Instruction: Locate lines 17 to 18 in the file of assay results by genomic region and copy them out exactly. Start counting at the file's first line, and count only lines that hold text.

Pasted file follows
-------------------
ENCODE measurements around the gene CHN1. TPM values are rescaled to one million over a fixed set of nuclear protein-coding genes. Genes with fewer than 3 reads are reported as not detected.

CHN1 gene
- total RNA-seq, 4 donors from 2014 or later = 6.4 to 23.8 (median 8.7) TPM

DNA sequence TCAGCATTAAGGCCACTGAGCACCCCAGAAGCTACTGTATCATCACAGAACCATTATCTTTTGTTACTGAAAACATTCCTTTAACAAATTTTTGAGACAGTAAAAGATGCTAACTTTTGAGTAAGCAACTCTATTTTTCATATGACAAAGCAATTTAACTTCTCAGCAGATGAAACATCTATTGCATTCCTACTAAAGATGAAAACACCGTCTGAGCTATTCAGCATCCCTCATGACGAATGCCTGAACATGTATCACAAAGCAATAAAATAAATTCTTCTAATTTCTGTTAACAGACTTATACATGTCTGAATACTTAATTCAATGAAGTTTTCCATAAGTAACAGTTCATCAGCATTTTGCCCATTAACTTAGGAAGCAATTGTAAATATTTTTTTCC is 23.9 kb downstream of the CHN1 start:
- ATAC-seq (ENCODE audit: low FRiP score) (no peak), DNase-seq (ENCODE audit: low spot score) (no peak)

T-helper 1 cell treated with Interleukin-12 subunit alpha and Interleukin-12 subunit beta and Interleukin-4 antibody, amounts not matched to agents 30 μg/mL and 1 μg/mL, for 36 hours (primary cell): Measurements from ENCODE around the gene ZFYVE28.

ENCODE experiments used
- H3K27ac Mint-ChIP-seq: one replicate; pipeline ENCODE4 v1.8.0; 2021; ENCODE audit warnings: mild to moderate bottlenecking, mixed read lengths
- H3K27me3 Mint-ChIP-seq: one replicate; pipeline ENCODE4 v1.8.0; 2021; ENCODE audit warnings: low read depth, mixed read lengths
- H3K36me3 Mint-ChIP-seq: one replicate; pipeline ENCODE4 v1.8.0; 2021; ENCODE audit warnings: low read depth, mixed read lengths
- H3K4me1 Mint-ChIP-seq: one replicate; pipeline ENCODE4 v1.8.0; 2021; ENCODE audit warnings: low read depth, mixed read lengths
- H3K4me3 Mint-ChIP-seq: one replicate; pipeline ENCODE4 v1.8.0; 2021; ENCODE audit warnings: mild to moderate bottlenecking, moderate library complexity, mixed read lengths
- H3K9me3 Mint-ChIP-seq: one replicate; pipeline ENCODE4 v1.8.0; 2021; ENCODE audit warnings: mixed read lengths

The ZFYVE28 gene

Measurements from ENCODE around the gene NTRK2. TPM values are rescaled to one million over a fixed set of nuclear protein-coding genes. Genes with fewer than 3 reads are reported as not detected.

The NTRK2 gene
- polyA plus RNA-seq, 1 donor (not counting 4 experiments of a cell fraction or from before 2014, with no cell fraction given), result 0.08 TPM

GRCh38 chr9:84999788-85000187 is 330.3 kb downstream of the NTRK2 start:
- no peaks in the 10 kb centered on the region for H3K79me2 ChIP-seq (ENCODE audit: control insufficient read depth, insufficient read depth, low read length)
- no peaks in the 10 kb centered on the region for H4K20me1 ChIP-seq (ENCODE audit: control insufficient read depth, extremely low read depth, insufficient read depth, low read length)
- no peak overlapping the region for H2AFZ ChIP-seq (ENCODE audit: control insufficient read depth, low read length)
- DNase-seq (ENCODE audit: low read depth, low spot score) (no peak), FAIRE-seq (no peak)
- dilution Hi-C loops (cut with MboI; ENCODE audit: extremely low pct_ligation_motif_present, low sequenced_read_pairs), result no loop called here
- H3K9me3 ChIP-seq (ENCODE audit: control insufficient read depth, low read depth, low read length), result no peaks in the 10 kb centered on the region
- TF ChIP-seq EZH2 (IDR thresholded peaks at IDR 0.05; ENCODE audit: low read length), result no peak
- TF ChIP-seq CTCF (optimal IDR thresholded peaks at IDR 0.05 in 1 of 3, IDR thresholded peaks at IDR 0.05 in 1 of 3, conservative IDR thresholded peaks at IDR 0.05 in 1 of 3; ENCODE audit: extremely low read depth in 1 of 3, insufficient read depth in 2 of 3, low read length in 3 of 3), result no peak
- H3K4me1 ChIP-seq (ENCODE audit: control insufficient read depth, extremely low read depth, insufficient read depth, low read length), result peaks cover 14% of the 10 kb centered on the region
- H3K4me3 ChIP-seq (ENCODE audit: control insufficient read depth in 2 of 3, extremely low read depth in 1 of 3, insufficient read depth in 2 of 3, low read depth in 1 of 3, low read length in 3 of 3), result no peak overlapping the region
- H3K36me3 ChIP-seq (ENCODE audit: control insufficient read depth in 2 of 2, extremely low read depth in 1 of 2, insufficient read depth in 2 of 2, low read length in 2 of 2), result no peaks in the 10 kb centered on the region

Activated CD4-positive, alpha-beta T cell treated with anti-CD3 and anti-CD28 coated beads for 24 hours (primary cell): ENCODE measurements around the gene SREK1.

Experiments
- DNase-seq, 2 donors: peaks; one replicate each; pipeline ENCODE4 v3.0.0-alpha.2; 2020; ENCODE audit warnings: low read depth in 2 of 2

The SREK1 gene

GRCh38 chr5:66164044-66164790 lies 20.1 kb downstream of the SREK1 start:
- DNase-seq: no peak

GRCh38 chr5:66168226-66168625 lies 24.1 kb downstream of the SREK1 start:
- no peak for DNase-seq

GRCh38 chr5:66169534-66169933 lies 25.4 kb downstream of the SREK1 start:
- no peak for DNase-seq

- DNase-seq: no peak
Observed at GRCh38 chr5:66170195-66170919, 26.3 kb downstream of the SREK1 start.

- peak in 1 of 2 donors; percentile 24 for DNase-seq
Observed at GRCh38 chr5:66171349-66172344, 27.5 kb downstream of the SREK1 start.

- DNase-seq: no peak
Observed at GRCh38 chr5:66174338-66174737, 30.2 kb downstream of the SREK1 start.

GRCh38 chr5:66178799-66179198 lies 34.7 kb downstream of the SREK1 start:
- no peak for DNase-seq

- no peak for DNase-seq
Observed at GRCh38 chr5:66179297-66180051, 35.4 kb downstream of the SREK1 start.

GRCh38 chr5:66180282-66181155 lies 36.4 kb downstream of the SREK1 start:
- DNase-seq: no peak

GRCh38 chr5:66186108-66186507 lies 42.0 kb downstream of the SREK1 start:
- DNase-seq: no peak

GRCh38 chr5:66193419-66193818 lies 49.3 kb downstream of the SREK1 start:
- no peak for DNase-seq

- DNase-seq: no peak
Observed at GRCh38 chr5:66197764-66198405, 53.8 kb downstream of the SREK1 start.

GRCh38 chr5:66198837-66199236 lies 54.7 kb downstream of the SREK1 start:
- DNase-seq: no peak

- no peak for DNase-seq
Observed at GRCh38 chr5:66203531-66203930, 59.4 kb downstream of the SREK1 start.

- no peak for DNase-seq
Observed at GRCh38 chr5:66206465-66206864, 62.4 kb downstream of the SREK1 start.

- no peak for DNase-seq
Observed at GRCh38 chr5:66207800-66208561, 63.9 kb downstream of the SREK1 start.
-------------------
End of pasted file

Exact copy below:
- polyA plus RNA-seq, 1 donor (not counting 4 experiments of a cell fraction or from before 2014, with no cell fraction given), result 0.08 TPM

GRCh38 chr9:84999788-85000187 is 330.3 kb downstream of the NTRK2 start: